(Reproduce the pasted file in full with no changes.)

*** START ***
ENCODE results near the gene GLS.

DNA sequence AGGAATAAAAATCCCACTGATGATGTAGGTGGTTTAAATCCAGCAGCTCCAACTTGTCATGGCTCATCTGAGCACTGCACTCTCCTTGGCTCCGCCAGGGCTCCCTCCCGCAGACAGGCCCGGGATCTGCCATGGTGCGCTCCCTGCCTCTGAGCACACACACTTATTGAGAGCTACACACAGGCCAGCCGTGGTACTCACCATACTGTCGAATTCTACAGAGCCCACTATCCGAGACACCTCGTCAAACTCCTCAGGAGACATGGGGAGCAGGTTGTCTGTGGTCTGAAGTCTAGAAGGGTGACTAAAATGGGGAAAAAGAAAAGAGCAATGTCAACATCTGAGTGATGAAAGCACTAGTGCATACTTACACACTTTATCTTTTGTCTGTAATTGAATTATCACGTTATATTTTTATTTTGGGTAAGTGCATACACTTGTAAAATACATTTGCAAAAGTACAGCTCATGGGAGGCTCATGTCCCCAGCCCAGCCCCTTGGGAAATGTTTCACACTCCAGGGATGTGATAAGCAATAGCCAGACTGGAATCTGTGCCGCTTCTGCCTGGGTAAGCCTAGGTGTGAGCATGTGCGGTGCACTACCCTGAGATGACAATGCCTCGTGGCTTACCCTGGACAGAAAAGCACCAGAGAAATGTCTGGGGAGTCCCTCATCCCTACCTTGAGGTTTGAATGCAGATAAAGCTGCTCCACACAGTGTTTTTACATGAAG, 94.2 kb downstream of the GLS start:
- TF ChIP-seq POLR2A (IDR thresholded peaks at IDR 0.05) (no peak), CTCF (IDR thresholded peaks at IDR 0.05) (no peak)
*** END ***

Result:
ENCODE results near the gene GLS.

DNA sequence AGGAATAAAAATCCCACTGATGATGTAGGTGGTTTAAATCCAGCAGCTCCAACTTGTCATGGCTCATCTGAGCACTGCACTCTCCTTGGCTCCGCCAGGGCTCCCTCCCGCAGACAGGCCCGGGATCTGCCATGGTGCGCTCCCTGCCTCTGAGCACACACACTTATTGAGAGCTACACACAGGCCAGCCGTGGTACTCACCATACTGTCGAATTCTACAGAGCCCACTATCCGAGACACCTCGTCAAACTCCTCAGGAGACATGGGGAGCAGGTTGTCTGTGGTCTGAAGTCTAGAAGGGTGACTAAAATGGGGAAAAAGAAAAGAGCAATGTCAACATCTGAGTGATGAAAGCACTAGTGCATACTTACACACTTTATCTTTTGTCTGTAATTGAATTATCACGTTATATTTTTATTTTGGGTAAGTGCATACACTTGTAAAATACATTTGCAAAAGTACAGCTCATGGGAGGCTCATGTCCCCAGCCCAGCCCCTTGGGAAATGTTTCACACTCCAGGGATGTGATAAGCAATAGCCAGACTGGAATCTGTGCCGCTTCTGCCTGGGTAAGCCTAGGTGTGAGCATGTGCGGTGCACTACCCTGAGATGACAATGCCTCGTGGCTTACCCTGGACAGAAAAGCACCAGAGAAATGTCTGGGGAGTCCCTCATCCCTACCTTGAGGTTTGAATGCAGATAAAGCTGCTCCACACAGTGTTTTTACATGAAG, 94.2 kb downstream of the GLS start:
- TF ChIP-seq POLR2A (IDR thresholded peaks at IDR 0.05) (no peak), CTCF (IDR thresholded peaks at IDR 0.05) (no peak)